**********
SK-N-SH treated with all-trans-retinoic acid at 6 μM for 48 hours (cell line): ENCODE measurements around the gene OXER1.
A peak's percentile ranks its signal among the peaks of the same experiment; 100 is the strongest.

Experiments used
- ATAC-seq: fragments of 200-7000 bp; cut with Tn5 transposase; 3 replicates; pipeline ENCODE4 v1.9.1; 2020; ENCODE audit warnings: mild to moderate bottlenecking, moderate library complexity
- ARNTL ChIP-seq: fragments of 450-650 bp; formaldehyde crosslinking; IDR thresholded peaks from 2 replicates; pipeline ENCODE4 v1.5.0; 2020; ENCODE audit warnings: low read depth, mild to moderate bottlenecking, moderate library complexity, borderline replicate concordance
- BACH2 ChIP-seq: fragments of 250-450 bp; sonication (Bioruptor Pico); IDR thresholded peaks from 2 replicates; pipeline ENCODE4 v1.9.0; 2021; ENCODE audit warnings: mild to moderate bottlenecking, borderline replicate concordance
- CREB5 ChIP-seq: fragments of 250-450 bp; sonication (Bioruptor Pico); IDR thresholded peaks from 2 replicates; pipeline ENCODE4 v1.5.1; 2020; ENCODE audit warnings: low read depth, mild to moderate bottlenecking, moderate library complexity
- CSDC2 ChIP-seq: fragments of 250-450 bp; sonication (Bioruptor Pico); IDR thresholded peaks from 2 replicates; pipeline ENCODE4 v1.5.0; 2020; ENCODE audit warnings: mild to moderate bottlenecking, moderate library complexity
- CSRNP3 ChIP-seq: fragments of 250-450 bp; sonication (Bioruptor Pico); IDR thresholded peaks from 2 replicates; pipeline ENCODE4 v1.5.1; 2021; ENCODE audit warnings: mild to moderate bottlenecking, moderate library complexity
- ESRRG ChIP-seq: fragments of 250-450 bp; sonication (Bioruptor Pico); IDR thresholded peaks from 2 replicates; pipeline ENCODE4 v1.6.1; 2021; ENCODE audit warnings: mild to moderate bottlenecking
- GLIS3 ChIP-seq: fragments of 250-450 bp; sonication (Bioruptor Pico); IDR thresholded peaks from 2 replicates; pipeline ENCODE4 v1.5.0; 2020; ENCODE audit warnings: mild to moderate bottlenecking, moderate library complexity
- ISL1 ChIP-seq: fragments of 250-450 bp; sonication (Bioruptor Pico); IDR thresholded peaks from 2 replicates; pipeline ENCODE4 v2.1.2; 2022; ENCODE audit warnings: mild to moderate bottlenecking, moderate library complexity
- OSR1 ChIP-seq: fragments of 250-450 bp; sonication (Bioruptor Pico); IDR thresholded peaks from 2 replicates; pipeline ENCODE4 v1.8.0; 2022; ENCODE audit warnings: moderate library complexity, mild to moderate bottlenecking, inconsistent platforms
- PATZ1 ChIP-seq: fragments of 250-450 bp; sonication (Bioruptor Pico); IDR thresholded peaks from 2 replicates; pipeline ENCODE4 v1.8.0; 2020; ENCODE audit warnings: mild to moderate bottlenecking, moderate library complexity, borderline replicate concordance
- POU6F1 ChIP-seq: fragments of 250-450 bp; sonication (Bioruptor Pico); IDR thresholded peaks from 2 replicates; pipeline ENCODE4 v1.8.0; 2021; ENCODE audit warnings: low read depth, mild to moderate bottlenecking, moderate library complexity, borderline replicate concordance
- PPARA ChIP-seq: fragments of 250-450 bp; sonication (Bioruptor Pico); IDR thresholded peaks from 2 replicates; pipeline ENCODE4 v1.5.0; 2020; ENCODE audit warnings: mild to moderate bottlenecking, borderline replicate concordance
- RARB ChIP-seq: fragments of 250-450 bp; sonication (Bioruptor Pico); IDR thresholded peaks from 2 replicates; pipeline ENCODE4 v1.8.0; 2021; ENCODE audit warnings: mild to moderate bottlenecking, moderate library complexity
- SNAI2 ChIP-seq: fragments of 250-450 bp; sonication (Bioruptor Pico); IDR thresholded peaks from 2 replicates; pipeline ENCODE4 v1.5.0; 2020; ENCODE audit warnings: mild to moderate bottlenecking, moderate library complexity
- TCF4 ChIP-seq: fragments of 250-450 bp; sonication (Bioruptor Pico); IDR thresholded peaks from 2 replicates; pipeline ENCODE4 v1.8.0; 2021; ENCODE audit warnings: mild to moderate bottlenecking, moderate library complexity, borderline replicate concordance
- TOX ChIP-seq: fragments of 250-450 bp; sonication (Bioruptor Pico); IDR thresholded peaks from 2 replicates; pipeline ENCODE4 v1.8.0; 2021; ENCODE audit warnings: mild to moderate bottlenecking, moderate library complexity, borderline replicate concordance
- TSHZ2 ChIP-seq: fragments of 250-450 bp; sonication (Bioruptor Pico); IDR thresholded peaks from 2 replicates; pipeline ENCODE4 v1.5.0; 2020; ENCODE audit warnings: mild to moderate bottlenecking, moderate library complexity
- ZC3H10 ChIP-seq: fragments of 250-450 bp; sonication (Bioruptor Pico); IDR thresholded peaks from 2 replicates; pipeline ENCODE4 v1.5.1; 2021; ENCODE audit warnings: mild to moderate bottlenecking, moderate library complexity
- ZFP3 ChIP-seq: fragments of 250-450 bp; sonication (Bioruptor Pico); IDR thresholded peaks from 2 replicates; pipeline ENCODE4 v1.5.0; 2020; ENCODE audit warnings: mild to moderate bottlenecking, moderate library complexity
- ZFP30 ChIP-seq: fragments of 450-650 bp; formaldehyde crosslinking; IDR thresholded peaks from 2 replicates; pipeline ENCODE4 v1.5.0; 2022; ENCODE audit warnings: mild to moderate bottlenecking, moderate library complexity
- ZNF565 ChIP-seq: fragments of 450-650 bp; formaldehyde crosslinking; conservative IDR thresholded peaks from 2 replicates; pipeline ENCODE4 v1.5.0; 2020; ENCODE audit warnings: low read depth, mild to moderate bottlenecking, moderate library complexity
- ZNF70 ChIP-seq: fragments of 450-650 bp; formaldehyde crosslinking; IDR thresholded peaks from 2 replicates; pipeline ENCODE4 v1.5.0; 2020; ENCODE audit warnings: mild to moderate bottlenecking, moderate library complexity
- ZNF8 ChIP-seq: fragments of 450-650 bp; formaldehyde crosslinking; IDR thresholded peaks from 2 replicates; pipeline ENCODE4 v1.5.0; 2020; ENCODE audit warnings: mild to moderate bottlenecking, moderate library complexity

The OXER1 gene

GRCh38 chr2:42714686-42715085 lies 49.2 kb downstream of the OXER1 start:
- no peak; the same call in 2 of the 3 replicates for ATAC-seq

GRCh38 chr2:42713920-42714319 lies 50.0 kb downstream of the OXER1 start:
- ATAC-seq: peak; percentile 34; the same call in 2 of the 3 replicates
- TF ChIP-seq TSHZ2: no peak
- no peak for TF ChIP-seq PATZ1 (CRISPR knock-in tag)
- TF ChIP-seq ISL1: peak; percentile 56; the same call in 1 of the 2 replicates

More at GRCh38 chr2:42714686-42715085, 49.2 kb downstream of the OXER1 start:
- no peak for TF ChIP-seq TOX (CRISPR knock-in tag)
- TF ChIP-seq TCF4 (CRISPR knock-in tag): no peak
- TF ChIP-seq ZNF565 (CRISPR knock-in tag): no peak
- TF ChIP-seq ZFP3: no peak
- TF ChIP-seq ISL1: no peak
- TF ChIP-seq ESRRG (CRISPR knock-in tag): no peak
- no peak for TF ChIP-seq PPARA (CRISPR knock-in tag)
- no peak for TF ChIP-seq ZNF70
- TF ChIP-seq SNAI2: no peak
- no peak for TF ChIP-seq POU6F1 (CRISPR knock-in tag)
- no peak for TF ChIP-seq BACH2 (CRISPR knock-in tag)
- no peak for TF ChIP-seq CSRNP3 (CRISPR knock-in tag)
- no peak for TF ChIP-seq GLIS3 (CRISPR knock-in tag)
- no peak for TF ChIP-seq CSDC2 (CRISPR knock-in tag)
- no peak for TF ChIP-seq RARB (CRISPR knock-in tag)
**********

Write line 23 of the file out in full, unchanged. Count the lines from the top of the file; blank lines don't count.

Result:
- ZFP3 ChIP-seq: fragments of 250-450 bp; sonication (Bioruptor Pico); IDR thresholded peaks from 2 replicates; pipeline ENCODE4 v1.5.0; 2020; ENCODE audit warnings: mild to moderate bottlenecking, moderate library complexity